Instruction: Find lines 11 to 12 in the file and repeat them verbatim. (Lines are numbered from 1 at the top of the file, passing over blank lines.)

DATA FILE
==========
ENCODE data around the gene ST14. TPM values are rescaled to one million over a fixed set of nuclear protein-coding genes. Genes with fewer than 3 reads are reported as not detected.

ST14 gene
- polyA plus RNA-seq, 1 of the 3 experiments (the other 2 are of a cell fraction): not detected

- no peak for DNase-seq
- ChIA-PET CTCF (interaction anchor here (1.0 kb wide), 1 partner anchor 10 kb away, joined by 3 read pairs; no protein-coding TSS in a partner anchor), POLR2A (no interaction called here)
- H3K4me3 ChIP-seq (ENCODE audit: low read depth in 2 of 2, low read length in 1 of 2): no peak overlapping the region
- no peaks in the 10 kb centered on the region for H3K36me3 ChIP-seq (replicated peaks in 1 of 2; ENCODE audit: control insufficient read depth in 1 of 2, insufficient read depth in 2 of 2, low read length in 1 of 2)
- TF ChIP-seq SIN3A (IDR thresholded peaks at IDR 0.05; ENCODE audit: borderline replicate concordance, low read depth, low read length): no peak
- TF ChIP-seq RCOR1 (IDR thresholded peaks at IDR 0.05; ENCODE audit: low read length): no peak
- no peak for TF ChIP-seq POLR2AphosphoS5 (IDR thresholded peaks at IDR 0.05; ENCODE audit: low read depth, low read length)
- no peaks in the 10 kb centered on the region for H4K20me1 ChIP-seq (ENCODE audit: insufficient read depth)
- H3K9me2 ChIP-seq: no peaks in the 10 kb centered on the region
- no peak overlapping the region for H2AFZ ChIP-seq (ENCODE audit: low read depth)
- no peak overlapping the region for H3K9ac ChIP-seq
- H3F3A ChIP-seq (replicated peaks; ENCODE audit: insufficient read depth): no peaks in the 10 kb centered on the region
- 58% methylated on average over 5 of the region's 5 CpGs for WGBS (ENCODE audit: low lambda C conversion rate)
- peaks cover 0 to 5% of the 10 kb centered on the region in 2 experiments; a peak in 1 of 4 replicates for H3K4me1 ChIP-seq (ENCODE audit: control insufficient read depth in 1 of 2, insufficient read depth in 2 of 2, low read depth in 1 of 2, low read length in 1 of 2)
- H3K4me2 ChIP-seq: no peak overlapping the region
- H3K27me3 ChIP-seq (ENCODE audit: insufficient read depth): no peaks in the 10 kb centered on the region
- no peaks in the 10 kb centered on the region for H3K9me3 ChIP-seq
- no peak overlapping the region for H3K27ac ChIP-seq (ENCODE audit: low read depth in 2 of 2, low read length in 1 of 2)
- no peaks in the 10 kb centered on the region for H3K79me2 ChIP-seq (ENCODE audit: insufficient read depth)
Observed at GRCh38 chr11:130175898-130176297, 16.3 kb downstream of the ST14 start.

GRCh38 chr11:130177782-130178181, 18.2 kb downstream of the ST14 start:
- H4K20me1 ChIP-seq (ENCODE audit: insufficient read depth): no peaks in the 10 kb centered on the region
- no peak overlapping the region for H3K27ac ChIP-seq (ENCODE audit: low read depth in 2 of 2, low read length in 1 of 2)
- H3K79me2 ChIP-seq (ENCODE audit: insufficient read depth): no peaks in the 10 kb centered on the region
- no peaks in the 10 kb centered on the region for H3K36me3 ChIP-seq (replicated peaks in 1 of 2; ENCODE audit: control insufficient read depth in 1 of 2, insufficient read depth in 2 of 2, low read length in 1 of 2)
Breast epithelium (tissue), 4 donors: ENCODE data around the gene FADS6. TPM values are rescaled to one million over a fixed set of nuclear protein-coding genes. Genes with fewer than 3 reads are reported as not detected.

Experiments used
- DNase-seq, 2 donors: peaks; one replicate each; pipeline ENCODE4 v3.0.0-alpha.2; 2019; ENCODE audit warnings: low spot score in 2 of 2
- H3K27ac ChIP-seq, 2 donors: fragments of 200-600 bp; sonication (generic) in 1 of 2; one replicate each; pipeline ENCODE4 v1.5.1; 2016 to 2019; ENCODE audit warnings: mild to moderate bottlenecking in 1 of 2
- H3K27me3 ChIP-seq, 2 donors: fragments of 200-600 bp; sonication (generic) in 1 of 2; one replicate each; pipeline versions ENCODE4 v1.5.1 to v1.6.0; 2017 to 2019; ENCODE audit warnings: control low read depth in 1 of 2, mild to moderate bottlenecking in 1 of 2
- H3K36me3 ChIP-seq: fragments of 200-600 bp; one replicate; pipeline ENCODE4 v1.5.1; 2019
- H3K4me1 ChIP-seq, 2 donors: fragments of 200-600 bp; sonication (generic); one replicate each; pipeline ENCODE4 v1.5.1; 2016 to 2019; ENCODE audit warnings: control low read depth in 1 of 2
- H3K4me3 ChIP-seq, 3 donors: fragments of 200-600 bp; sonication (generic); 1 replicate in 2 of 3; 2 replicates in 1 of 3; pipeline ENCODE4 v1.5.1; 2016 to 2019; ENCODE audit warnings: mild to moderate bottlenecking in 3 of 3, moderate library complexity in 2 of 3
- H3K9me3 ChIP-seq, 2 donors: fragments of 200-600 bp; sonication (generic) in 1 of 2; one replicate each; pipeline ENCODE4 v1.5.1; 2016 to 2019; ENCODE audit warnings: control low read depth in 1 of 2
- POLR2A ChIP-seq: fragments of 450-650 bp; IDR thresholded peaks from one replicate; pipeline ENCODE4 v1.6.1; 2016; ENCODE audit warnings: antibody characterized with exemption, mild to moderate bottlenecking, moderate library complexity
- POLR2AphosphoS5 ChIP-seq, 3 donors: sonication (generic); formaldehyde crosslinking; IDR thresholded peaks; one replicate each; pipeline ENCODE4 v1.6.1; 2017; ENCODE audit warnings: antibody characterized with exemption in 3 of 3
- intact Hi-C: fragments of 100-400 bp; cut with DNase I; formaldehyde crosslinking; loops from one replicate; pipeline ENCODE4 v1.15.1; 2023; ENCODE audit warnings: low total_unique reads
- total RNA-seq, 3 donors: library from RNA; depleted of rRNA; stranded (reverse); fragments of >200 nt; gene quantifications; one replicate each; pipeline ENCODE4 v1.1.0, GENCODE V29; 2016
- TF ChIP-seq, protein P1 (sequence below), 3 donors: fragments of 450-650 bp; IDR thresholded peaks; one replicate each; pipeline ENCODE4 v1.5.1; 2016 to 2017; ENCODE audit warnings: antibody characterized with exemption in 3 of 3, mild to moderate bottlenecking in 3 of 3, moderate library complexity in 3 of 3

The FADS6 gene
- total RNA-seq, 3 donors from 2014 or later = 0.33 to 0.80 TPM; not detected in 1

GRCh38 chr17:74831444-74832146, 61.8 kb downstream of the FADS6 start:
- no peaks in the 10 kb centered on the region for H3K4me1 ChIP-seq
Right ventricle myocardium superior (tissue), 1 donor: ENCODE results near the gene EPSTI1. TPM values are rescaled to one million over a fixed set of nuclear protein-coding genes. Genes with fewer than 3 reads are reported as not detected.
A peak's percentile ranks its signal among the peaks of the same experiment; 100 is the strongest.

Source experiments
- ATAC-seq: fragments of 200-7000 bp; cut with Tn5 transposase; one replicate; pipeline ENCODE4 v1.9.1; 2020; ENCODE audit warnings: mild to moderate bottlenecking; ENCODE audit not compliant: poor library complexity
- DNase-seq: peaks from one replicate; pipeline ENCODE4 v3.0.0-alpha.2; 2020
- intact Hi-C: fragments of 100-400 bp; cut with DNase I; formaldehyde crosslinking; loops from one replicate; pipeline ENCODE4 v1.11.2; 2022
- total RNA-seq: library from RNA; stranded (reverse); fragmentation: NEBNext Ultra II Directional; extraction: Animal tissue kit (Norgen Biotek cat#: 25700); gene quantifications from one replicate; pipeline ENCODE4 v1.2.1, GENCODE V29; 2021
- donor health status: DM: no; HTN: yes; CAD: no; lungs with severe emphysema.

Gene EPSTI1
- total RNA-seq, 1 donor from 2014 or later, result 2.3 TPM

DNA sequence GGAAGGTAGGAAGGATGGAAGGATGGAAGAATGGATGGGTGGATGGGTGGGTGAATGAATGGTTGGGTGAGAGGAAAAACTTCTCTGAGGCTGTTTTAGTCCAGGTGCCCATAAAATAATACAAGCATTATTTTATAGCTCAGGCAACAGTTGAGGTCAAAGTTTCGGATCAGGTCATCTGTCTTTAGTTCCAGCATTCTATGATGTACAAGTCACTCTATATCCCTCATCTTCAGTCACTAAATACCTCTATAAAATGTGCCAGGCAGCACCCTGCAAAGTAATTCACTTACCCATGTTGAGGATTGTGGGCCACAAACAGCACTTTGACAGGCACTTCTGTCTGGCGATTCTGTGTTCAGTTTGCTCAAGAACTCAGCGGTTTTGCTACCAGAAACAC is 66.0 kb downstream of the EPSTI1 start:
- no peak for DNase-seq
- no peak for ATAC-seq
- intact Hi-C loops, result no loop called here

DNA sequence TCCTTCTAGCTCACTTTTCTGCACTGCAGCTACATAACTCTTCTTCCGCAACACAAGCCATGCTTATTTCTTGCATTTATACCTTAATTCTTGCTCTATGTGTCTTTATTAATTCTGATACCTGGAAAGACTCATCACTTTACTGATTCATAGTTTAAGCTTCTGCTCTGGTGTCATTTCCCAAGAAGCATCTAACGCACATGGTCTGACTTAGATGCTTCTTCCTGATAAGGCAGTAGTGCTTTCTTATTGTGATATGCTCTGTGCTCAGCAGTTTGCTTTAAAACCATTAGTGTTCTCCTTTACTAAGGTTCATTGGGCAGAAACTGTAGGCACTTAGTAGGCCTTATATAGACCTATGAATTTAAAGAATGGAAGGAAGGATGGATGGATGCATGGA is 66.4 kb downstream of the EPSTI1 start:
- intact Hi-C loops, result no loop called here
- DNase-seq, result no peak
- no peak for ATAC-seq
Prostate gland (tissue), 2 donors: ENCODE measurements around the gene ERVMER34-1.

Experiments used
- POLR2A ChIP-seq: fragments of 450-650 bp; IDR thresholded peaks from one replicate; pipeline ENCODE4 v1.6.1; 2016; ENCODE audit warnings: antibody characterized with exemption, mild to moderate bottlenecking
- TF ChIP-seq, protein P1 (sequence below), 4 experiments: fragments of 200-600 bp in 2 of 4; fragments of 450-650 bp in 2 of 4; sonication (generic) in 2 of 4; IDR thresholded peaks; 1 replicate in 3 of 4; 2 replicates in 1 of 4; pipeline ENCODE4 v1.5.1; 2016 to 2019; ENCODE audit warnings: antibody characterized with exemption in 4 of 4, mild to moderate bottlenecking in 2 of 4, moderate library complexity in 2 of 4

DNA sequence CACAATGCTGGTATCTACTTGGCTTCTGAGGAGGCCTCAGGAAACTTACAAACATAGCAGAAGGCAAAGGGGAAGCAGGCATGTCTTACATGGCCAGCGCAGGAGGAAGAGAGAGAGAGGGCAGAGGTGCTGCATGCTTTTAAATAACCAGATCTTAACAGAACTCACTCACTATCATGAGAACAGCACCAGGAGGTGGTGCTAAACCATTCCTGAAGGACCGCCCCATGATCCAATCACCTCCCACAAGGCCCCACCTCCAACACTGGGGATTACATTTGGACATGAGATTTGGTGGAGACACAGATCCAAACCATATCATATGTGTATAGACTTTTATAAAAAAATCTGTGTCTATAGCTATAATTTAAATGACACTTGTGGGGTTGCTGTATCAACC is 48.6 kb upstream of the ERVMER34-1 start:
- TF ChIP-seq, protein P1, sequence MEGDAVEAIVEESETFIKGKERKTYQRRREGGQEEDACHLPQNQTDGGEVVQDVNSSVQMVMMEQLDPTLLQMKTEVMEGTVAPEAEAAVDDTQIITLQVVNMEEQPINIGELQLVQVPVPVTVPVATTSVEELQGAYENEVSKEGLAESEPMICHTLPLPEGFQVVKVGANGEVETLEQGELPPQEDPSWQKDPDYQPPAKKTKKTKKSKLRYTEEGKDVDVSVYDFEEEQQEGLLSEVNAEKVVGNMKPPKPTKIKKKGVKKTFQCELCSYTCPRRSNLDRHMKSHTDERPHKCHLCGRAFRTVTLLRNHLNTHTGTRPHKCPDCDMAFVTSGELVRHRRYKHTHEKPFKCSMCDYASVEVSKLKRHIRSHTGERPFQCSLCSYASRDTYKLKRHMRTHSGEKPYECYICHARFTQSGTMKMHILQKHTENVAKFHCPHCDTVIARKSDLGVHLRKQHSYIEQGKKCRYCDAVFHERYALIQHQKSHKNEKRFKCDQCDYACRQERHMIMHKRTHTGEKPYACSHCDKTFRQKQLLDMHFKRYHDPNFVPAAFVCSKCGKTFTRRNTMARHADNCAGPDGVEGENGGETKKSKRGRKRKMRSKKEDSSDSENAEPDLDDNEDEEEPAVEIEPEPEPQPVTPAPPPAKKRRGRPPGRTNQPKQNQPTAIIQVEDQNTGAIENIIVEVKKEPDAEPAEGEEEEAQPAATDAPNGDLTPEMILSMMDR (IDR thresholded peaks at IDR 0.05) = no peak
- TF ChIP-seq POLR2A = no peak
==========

- no peaks in the 10 kb centered on the region for H4K20me1 ChIP-seq (ENCODE audit: insufficient read depth)
- H3K9me2 ChIP-seq: no peaks in the 10 kb centered on the region